EXTERIOR: Main building of 3 blocks in J-shaped plan. Bordered to front by Castle Street, Court Street to NW side, May Street to SE side and an unnamed lane to the SW rear. 2-over-2 and multi-pane sashes, slender casements, mullion and transomed windows. Cast-iron downpipes. NE front/Castle Street elevation: 11 bays long. Bays to each end project forward (1 & 11), bays 2 & 10 with slightly lower roofline. Central section of 7 bays with projecting central gabled bay. Gabled bay has 10-light mullion and transomed window to ground floor, continuous hoodmould above, 6-light mullion and transomed window flanked by 2 lower casements to first floor, returns to each side with similar style single windows, quoined surrounds, lettering between ground and first floor windows reads 'COUNTY POLICE STATION' interspersed with red roses of Lancashire. Main entrance (for use of justices') in 7th bay from left with stone surround incorporating carved relief depicting arms of County Palatine. Two small windows to first floor. Ground floor sash window to 5th bay with stone surround incorporating square relief depicting chains of justice and date '1876' with single narrow window to first floor. Sashes to ground and first floors with large tripartite window to ground floor of 11th bay. SE side (May Street) elevation (originally sergeant's and constables' accommodation): 3 irregular bays, hipped roof. Sash window to left, central window with hood above, 2-light bay window to right, three windows to first floor with narrower central window, replaced casement to first floor, sashes and fixed lights to both floors. NW side (Court Street) elevation: 3 ground floor bays with central entrance door, rectangular light and hood above, sashes to both floors. High, stepped, curved brick wall (enclosing a small yard) with timber and iron spiked gate projects out and links to 2-storey block set at right angle to Court Street. NW end elevation with entrance door, square relief above reading 'PUBLIC ENTRANCE', two rose motifs, hoodmould with carved rose stops, large sash window above, smaller one to top left corner. Door provided public access into first floor courtroom in block behind. NE yard elevation with central gable and sashes to both floors. SW rear yard elevation with later single storey and low 2 storey extensions to W end, tall slender fixed light window, doorway and 2 sashes to ground floor, 3 sashes to first floor, rooflight, chimney stack to ridge. Court/cell block: 2-storey, attached at right angle to centre rear of main Castle Street block and SE end elevation of public entrance block, gableted roof, pitched skylight to centre. Ground floor cell area with 4 small cambered windows with iron bar glazing to SE side, adjacent doorway with cambered head to N end, small outshut with SE facing door and NE facing window, tall external stack, recessed doorway with cambered stone lintel, 2 sashes and wide 3-light multi-pane iron bar window to SW rear elevation. First floor courtroom with double-height brick-arched windows with multi-pane sashes (4 to SE side, 2 to NW side, 3 blind windows to SW rear).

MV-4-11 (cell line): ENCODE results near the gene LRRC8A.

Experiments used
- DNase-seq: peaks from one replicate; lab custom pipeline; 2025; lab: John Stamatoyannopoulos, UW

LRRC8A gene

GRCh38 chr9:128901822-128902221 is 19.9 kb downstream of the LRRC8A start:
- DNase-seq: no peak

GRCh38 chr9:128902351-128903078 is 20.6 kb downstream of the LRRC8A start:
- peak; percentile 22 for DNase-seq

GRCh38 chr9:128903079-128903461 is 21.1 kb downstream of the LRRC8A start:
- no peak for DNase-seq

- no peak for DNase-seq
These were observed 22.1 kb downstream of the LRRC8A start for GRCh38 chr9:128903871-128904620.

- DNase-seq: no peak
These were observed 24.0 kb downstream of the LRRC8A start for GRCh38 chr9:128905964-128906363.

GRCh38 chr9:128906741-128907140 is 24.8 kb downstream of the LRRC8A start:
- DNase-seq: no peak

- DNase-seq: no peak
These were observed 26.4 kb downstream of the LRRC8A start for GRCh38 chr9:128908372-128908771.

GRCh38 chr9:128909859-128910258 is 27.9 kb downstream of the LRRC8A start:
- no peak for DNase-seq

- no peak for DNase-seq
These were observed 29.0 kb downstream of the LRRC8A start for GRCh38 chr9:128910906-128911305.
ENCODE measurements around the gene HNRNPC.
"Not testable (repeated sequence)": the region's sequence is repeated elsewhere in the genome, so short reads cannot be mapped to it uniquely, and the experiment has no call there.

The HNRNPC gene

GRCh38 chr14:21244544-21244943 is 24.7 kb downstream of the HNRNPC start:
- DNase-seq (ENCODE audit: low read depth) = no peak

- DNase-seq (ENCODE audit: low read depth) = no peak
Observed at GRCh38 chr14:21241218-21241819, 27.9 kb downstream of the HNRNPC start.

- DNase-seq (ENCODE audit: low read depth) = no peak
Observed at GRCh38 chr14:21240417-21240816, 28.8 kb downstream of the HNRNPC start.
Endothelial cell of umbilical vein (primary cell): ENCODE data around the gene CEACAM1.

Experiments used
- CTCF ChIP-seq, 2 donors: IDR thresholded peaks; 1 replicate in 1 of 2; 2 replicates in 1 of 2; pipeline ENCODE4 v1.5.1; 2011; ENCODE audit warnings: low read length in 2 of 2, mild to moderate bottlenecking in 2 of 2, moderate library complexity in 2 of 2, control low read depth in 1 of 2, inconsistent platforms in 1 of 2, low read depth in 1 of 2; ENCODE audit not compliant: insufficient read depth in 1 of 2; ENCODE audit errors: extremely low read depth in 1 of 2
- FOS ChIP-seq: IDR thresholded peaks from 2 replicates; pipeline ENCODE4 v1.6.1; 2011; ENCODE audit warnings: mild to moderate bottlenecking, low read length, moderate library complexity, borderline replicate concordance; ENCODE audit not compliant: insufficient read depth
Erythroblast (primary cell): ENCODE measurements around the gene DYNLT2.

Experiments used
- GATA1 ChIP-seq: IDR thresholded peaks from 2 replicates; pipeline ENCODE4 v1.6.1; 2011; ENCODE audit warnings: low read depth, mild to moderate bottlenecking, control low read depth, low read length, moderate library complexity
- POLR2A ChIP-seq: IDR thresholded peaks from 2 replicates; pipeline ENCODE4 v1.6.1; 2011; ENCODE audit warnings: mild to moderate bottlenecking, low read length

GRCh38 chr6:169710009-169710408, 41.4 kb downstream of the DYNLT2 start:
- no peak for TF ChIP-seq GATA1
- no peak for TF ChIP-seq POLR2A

High brick wall attached to main building, timber gates with spiked tops enclose large rear yard used for drill purposes by the police and Duke of Lancaster's Own Yeomanry Cavalry. Single storey outbuilding to SE side of yard, back wall forms part of enclosing wall, later chimney stack, plank door to NE end elevation, 2 windows to SE wall elevation, 4 similar doors, 3 window openings to inner yard elevation, 2 blocked-up window openings to SW rear elevation. Long single storey carriage/vehicle garage range with 2-storey stable block to SW side of yard, ridge stack, back walls of range form rear enclosing wall to yard.